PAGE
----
Skip to Main Content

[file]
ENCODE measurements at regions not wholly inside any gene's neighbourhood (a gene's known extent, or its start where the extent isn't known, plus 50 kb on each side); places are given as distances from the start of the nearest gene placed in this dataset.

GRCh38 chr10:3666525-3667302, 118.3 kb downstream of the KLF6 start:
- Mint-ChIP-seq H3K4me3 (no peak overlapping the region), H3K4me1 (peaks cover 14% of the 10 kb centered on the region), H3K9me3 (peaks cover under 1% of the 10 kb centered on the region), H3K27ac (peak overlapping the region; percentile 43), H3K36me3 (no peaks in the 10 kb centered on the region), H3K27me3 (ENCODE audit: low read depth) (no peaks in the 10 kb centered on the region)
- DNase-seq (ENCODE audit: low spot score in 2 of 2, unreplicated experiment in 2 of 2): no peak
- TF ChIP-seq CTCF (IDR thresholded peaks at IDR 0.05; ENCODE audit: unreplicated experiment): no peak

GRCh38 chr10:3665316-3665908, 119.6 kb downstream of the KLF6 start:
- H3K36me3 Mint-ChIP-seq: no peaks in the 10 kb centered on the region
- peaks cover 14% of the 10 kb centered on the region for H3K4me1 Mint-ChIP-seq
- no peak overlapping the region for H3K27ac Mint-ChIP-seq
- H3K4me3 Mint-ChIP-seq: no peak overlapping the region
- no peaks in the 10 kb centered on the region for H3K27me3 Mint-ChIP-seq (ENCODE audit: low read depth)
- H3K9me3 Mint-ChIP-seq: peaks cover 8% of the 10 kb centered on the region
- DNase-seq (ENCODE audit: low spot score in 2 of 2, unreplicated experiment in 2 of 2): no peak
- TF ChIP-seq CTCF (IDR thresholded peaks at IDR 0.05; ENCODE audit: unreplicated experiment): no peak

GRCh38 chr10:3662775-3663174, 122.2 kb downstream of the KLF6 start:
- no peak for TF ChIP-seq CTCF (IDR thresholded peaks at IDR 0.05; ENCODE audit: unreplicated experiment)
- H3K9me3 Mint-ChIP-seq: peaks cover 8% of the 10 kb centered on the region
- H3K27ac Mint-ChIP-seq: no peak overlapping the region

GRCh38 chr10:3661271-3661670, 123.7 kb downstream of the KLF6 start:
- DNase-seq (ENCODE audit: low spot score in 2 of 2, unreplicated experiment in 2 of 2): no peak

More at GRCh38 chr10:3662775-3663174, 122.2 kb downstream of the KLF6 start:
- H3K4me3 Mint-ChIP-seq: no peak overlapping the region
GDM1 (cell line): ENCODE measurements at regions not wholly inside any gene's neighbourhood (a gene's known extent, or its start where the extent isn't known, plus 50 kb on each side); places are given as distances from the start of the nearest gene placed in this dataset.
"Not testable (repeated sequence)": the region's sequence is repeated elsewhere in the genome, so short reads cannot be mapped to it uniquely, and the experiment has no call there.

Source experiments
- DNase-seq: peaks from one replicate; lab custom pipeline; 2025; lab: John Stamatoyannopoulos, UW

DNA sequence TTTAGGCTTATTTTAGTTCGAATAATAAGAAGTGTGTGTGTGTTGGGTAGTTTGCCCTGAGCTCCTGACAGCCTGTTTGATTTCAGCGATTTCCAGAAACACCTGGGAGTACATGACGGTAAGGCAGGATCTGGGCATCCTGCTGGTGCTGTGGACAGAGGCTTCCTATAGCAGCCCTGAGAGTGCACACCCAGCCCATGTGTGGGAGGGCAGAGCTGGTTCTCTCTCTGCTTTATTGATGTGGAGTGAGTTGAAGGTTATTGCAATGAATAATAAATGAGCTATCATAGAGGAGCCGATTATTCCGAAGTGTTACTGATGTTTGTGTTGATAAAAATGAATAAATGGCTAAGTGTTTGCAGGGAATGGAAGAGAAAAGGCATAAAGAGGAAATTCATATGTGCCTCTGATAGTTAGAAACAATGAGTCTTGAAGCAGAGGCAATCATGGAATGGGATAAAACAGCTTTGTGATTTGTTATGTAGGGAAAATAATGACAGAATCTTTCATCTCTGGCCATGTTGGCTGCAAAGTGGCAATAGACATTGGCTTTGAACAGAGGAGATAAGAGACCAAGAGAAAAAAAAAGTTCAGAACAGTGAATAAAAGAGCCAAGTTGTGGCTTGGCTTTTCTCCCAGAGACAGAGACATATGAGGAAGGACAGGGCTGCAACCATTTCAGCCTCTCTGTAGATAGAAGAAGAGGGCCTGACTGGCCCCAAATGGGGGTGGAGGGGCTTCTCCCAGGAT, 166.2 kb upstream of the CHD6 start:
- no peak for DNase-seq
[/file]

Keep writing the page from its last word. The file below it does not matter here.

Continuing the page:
Main memory latencies have a strong impact on the overall execution time of the applications. The need of efficiently scheduling the costly DRAM memory resources in the different motherboards is a major concern in cluster computers. Most of these systems implement remote access capabilities which allow the OS to access to remote memory. In this context, efficient scheduling becomes even more critical since remote memory accesses may be several orders of magnitude higher than local accesses. These systems typically support interleaved memory at cache-block granularity. In contrast, in this paper we explore the impact on the system performance when allocating memory at OS page granularity. Experimental results show that simply supporting interleaved memory at OS page granularity is a feasible solution that does not impact on the performance of most of the benchmarks. Based on this observation we investigated the reasons of performance drops in those benchmarks showing unacceptable performance when working at page granularity. The results of this analysis lead us to propose two memory allocation policies, namely on-demand (OD) and Most-accessed in-local (Mail). The OD policy first places the requested pages in local memory, once this memory region is full, the subsequent memory pages are placed in remote memory. This policy shows good performance when the most accessed pages are requested and allocated before than the least accessed ones, which as proven in this work, is the most common case. This simple policy reaches performance improvements by 25% in some benchmarks with respect to a typical block interleaving memory system. Nevertheless, this strategy has poor performance when a noticeable amount of the least accessed pages are requested before than the most accessed ones. This performance drawback is solved by the Mail allocation policy by using profile information to guide the allocation of new pages. This scheme always outperforms the baseline block interleavin- policy and, in some cases, improves the performance of the OD policy by 25%.